Latest surge pushes bitcoin price above $750 barrier

Francesca Washtell
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Bitcoin reached highs of $750 on Wednesday (Source: Getty)

In another bitcoin price rally the cryptocurrency smashed through the $750 (£530) mark during trading today to reach a 2016 high, after falling below $700 on Tuesday.

By mid-afternoon (GMT), bitcoin was still trading up 5.8 per cent at more than $736, after hitting a peak of $750.37 at around 11.30am, according to the Bitstamp index. It was the first time bitcoin has edged above $750 since early 2014.

Less than a week ago bitcoin was trading below $600, before spiking to $650 on Sunday. It has spiked more than 20 per cent in two weeks.

The most recent rally has been attributed to an explosion of demand in China, particularly due to worries of a depreciating yuan and warnings on the country's corporate debt levels, as well as a reduction in the amount of bitcoins produced by mining, known as the "halvening" or halving.

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"This is just a continuation of all factors from general macro economic worries led by China and the block reward halving where the rate of supply of bitcoin reduces by 50 per cent. A perfect storm for bitcoin," Charles Hayter, founder of CryptoCompare, said.

"The block reward halving is a predetermined decrease in the supply of bitcoin that occurs roughly every four years. This has a fundamental effect on the inner workings of the bitcoin ecosystem where miners' profitability can be dramatically affected by price changes, network hashing changes and the reduction in the block reward."

However, analysts have also warned that the currency is still volatile and that the underlying technology that underpins bitcoin, blockchain, holds more growth potential than bitcoin itself.

Andrew Wingfield, FIG Head at King & Wood Mallesons said: "While there will no doubt be speculation as to what is driving the price of bitcoin such as the rising volatility, falling bond yields and the looming possibility of a 'Brexit' and so on, people need to appreciate that bitcoin is a volatile currency.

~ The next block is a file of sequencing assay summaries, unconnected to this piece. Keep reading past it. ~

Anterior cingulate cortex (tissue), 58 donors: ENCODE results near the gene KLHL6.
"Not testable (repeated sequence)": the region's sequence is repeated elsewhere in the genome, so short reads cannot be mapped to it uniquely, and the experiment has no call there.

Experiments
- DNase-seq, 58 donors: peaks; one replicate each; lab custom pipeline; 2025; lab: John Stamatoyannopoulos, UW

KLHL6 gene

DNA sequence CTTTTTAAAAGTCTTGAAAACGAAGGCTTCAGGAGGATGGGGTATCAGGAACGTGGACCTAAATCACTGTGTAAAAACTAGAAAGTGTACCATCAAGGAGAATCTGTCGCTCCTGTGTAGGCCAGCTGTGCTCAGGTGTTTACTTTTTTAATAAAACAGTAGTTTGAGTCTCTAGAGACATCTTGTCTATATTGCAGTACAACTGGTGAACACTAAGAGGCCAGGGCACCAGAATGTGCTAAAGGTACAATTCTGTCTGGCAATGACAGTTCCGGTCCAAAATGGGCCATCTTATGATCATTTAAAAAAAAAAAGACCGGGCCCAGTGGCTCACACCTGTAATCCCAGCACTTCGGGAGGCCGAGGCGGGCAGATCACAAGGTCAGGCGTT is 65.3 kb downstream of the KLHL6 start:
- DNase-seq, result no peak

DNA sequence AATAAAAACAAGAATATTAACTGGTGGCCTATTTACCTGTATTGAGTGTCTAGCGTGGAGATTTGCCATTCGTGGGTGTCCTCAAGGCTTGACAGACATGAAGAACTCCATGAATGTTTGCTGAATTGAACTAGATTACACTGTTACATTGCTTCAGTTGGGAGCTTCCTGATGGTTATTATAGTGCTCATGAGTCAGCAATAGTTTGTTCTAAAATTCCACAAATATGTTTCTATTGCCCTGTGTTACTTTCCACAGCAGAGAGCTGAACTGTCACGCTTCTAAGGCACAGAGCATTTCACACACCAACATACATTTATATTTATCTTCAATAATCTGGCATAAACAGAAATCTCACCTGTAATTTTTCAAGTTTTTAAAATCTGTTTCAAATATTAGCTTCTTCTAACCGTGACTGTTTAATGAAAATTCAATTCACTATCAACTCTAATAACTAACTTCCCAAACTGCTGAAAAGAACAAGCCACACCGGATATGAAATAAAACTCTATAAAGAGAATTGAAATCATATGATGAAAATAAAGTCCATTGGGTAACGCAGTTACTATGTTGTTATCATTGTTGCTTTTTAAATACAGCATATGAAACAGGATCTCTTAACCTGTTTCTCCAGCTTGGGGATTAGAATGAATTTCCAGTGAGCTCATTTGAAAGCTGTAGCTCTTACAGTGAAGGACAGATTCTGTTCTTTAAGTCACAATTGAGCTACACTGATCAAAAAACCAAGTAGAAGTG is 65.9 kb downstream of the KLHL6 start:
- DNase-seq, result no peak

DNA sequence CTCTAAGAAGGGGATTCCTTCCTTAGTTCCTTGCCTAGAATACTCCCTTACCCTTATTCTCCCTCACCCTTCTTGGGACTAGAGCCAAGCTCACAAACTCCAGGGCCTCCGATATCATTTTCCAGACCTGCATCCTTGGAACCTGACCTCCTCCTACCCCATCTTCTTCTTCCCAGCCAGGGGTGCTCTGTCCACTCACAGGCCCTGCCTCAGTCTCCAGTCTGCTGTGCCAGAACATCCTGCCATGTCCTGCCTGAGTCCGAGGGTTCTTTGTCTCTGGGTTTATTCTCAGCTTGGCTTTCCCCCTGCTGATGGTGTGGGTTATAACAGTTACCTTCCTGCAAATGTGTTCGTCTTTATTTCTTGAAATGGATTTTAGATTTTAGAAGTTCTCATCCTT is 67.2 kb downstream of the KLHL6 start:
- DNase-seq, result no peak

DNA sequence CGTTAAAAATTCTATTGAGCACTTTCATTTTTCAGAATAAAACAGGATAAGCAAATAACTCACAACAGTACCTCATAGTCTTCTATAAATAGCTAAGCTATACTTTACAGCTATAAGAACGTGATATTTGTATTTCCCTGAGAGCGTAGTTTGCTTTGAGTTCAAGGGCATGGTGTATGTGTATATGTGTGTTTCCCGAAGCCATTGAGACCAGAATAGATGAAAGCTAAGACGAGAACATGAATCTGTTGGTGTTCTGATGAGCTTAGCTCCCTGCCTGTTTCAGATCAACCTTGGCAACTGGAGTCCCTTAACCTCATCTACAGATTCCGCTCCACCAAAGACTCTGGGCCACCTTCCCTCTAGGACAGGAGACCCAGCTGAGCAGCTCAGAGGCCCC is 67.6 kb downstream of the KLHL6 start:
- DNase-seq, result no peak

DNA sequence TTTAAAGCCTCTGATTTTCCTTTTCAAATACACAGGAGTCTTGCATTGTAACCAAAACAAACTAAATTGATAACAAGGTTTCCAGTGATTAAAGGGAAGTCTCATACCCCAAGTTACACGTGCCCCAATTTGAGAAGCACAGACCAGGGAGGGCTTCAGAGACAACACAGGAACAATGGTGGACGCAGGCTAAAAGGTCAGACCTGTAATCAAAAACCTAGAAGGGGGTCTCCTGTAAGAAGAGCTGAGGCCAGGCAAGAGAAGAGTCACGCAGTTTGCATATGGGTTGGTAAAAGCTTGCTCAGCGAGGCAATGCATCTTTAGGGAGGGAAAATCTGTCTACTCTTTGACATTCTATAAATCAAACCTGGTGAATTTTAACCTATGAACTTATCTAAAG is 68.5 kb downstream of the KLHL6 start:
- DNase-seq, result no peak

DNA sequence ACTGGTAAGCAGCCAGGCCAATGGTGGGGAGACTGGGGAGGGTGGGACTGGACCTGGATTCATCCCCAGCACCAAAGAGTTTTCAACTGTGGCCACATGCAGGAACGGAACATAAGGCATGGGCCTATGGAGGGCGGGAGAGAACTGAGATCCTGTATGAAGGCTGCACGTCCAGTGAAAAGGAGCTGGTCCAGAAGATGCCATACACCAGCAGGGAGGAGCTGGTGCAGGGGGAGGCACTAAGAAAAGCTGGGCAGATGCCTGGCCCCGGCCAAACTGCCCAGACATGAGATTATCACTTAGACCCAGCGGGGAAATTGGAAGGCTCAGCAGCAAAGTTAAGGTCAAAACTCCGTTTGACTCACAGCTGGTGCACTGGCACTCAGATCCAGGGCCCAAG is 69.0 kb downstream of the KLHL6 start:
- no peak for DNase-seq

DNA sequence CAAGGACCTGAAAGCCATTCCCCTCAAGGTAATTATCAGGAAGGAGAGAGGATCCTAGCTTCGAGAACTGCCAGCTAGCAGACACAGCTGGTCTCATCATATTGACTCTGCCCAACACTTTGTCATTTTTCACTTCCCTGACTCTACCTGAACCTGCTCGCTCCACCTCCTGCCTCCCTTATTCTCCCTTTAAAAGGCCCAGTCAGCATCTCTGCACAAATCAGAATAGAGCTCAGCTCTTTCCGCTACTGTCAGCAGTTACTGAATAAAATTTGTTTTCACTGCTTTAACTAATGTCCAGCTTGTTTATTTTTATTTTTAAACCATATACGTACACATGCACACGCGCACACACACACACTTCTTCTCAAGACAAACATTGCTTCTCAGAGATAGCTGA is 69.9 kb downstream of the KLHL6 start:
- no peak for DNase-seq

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"A couple of hundred people in a chat room could move the price of bitcoin. Bitcoin cannot yet be used in a globally meaningful way.

"It is blockchain, the underlying technology behind bitcoin, that has the real growth potential i.e. the highway (blockchain) is more important than the traffic (bitcoin)," Wingfield added.

"Subject to agreeing a consensus on identity management, blockchain can be a highly disruptive real time auditing platform. The application of blockchain could be like moving from posting a letter to sending an e-mail."

Blockchain works as a decentralised, secure public ledger of transactions shared by a network of users.

In a study released earlier this week, the Smith & Williamson Enterprise Index found more than six in 10 business leaders did not believe bitcoin will become a "widely accepted method of payment" in future.

However, it is projected to become the sixth largest global reserve currency by 2030 and was the world's best-performing currency in 2015.

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